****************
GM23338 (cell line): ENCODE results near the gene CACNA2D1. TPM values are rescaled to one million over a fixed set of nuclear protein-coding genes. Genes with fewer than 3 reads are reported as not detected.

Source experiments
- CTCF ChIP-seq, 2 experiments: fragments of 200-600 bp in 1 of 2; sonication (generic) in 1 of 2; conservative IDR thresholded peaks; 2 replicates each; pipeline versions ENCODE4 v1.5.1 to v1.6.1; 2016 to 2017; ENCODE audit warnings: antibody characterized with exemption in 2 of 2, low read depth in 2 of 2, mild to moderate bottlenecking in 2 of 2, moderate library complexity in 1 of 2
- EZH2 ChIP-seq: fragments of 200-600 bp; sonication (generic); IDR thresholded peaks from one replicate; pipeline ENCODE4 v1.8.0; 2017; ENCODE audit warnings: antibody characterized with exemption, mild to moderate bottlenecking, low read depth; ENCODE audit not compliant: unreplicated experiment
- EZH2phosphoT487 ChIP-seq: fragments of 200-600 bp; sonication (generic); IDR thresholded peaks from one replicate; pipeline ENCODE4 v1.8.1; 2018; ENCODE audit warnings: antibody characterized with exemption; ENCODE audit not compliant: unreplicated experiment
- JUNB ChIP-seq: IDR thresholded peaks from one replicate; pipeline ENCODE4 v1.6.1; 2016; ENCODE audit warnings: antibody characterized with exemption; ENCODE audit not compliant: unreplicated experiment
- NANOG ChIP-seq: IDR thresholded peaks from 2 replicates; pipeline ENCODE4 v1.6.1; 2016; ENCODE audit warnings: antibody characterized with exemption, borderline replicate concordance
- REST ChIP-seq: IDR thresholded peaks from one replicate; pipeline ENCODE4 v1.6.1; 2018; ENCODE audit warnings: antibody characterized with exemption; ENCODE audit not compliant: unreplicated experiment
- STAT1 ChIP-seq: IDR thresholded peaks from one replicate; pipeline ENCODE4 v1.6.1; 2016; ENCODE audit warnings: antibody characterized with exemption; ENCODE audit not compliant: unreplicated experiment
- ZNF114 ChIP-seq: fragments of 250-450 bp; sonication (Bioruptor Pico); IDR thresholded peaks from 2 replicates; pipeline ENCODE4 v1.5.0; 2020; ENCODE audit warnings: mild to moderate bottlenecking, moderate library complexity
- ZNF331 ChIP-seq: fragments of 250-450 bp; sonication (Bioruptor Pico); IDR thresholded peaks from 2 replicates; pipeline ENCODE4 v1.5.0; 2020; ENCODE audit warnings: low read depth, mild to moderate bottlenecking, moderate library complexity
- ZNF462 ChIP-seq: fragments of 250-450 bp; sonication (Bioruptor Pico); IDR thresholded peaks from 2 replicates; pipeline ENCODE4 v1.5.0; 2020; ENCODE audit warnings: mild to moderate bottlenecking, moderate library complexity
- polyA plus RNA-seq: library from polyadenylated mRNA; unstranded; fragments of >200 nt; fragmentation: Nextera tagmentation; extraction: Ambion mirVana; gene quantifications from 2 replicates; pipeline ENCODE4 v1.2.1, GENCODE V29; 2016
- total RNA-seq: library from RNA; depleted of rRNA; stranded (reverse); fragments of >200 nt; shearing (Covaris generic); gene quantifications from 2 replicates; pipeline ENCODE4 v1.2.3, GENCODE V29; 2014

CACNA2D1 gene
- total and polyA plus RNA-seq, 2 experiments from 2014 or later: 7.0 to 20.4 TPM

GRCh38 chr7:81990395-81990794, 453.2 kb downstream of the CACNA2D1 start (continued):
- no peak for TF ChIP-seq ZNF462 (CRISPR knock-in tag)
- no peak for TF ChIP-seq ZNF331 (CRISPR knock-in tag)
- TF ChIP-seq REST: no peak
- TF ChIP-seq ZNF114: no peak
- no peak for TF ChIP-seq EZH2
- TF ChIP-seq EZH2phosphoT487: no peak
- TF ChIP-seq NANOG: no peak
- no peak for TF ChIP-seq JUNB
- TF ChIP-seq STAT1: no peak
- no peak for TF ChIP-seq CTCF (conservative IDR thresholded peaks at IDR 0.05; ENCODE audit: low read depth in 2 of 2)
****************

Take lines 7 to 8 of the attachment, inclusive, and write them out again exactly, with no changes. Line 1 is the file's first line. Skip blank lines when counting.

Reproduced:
- NANOG ChIP-seq: IDR thresholded peaks from 2 replicates; pipeline ENCODE4 v1.6.1; 2016; ENCODE audit warnings: antibody characterized with exemption, borderline replicate concordance
- REST ChIP-seq: IDR thresholded peaks from one replicate; pipeline ENCODE4 v1.6.1; 2018; ENCODE audit warnings: antibody characterized with exemption; ENCODE audit not compliant: unreplicated experiment